One of the most important things I do is writing regular notes about major projects, my practice, my personal life, and more.
Journaling – and I write mine longhand and using a manual typewriter – is something I’ve been doing since childhood. And it’s not the act of going back through them that I find important; it’s the taking the time to make notes about thoughts, musings, reactions, and more. Putting pen to paper.
Not surprisingly, we often recommend to our clients they write down their thoughts. Their ideas. Their dreams and goals. And their notes during executive coaching sessions!
If you’re not keeping a regular journal at all, we’d like to summarize three of the benefits mentioned in a blog post about journaling we found helpful.
- Reduces Stress
A little bit of stress in your life is normal and healthy; but too much stress can be damaging to your overall health. Journaling can serve as a great stress management tool and allow you to manage your emotions in a healthier way.
It was found in a study (check it out here) that journaling even a little can even be linked to lowering your blood pressure!
- Improves Immune Function
Journaling and expressive writing can actually strengthen your immune system and lower your chances of getting an illness. It was shown in studies that those who chose to journal would have “- improved immune system functioning (it strengthens immune cells!) as well as lessened symptoms of asthma and rheumatoid arthritis.”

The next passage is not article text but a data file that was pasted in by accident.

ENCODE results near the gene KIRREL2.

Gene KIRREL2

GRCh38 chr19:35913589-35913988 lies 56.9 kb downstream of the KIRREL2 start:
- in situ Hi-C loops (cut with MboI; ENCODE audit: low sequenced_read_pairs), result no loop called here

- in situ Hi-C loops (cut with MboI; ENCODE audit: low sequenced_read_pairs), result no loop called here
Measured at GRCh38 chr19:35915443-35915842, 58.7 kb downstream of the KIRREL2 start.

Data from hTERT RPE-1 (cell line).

And studies even showed how journaling can help the wounded heal faster.
- Keeps Memory Sharp
Expressive writing causes your brain to work out, and that works out in your favor! People report better memory and comprehension in addition to expanded “working memory” capacity. That in turn can lead to improved cognitive processing.
The top leaders we know all write notes about things like:
- What made for a successful day or not (I have consistently found my most productive days were ones where I focused the most);
- “After action” reports after a project, task, or important meeting;
- Feelings and other reactions while journaling about the events of the day (thanks to my colleague Dr. Richard Brisebois for sharing that method);
- Reactions to others at a meeting;
- Thoughts about a project that was a great success, or a big failure
We hope you’ll consider the benefits of journaling as you reflect on the points above. If you are using a journal now, keep it going! If not, consider starting one right after you read this. And you can journal about what you hope to keep in your journal!
Q: How are you using a journal now as part of your leadership role?